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A True Story of Sex, Murder, and Utopia at the Dawn of World War II

Then Came The Devil Book Announcement from September 16 2020


Paradise Lost

Los Angeles, November 1934

The wire reports traveled 3,000 miles across the Pacific Ocean and described a gruesome scene: Two bodies were found on Marchena, a bleak and barren speck of land in the northern part of the Galapagos Islands. Over the course of several months the searing tropical sun had mummified the corpses and eroded their features. Both lay on their backs. The larger one measured about six feet and had a tuft of brown hair sprouting from its skull. Parts of the body in touch with the ground were punctured with worm holes. The other, presumed to be a woman, was a foot shorter and very slight and dressed in torn scraps of lingerie. The desiccated skin of the face had affixed itself so tightly to the bones that the skull looked encased in parchment. Neither body wore shoes. Faded footprints trailed across the chalky shore, as though someone had been pacing just before death came.

Hundreds of burnt matches and a pristine pile of wood suggested they had failed in their efforts to start a fire. The head of a seal, the body of another, and scaley strips of iguana flesh served as a final meal. The pair had died of thirst; there was no fresh water to be found on Marchena, covered almost entirely with lava rock. A few personal effects had scattered beneath their overturned skiff: a passport, baby clothes, several photographs, a cache of letters. The two fishermen who had discovered the bodies unsealed the letters and read them all. One described the contents as “a hell of horror.” The other confessed that they inspired nightmares.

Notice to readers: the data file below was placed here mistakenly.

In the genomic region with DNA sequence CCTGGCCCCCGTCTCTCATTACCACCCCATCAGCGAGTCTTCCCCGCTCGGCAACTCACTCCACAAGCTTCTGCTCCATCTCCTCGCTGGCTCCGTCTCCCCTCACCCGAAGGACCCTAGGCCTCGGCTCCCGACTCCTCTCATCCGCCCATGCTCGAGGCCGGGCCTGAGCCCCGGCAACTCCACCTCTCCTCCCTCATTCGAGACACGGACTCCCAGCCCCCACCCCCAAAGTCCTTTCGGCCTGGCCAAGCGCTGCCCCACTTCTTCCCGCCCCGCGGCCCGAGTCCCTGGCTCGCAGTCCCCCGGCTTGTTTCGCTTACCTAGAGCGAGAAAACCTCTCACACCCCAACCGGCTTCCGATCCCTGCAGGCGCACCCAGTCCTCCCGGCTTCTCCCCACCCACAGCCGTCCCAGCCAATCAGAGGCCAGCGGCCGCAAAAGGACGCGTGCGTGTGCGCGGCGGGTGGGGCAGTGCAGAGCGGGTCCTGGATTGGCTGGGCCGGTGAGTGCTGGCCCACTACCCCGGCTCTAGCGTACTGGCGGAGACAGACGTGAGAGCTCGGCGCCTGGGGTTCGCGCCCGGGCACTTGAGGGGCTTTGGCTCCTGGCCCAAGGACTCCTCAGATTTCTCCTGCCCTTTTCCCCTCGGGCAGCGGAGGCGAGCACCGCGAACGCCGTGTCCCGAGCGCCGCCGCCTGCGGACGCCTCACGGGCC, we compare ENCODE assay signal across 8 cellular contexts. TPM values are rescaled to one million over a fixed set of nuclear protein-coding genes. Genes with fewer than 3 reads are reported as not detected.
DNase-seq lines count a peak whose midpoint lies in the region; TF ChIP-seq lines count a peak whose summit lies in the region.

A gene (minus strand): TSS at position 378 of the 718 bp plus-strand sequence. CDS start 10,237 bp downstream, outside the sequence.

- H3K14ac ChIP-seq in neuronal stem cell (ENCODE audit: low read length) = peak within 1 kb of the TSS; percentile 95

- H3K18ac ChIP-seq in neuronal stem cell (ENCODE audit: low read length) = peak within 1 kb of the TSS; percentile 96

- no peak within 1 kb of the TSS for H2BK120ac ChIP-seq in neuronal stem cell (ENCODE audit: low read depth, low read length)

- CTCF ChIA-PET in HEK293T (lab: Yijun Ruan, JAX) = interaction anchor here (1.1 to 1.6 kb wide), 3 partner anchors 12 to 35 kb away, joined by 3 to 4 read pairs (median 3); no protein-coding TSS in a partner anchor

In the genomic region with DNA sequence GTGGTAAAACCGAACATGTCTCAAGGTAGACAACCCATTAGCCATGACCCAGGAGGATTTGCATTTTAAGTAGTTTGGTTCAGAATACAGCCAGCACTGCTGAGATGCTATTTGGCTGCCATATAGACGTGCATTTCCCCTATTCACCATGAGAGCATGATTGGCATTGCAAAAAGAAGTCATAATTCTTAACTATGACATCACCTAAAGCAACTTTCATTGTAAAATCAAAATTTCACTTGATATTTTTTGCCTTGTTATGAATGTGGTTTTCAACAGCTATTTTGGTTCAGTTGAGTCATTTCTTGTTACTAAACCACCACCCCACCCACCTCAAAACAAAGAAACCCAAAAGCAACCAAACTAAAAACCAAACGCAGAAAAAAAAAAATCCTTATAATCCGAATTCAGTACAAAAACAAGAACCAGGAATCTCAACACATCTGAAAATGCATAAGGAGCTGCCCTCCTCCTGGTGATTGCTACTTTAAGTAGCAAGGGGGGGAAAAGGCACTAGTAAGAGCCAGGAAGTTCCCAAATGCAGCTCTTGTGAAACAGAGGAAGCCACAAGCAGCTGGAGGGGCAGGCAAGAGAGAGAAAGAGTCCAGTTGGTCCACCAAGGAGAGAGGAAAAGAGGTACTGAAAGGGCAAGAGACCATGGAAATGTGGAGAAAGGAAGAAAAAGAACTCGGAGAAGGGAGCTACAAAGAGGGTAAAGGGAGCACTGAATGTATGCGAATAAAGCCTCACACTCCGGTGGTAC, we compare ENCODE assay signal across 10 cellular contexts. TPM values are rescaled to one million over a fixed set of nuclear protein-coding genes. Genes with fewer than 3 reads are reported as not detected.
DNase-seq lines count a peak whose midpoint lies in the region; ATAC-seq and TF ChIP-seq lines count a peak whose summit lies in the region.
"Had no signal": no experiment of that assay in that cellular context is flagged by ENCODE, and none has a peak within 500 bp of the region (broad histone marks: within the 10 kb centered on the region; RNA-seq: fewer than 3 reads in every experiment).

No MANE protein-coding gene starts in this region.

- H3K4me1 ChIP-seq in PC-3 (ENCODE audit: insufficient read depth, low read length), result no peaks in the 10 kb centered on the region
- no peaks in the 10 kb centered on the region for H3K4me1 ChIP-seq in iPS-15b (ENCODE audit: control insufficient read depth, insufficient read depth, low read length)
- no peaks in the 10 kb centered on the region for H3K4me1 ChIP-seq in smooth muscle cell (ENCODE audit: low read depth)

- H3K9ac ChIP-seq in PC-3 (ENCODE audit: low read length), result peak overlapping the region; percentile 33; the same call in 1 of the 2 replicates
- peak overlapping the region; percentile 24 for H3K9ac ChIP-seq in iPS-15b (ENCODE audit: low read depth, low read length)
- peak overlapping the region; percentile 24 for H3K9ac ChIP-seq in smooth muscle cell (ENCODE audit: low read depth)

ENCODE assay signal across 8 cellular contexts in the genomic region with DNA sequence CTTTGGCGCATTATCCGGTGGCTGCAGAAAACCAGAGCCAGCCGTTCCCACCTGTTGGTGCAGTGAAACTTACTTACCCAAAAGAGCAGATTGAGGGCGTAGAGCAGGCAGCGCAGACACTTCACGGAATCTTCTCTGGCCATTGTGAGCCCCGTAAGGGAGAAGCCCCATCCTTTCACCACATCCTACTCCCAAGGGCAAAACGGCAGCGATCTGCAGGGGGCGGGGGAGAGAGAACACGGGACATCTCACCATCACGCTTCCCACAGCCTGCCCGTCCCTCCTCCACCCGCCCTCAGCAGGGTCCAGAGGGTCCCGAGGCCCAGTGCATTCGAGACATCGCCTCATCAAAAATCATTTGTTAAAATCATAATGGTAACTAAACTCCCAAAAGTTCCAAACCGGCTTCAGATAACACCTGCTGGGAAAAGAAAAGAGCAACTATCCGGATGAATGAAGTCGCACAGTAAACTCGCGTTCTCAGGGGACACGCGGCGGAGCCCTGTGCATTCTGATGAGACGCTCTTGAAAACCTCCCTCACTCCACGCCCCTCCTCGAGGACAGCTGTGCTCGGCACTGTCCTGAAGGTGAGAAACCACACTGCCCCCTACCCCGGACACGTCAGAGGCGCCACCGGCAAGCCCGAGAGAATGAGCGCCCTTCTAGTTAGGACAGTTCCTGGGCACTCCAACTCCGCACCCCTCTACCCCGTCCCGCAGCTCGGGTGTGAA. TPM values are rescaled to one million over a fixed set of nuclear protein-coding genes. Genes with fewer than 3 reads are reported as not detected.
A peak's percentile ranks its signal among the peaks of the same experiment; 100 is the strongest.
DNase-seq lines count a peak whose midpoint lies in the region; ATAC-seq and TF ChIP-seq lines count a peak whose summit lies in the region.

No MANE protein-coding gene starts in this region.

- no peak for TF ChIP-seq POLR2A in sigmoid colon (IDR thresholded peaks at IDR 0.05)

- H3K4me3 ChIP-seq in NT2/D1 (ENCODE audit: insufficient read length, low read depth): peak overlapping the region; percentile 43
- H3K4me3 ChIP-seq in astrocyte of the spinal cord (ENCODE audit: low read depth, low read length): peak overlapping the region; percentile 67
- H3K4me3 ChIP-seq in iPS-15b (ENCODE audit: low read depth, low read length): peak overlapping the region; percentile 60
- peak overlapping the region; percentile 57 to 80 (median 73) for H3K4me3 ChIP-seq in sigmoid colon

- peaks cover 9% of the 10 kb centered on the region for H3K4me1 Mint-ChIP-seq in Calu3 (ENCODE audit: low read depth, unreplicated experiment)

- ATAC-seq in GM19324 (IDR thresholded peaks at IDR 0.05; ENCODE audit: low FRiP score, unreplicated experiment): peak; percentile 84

A few of the letters were addressed to George Allan Hancock, a Los Angeles oil millionaire and avid explorer who, along with preeminent scientists from across the country, had made several
excursions to the Galapagos. Inspired by Charles Darwin and, more recently, the American naturalist 
William Beebe, Hancock and his colleagues sailed to the islands in search of exotic wildlife but found themselves equally intrigued by the humans they encountered. Over the past five years, seven adventurers had settled on the southern island of Floreana, 112 miles South of Marchena, hoping to create a Utopia: an egotistical doctor and his long-suffering patient; a struggling war veteran and his pregnant wife; and, finally, a flamboyant Viennese noblewoman with two lovers by her side and a pearl-handled revolver on her hip. Hancock, well acquainted with all of them, had long been aware of escalating tensions on the island. There had been violent battles, a suspicious shooting, fantasies and threats of murder. A recent letter from the doctor hinted at further ominous events: “We hope you will come once more to the island. Then I will tell you what I cannot write, for I have no proof of it.”

By the time Hancock and his crew anchored again at Floreana, death had also visited that island.

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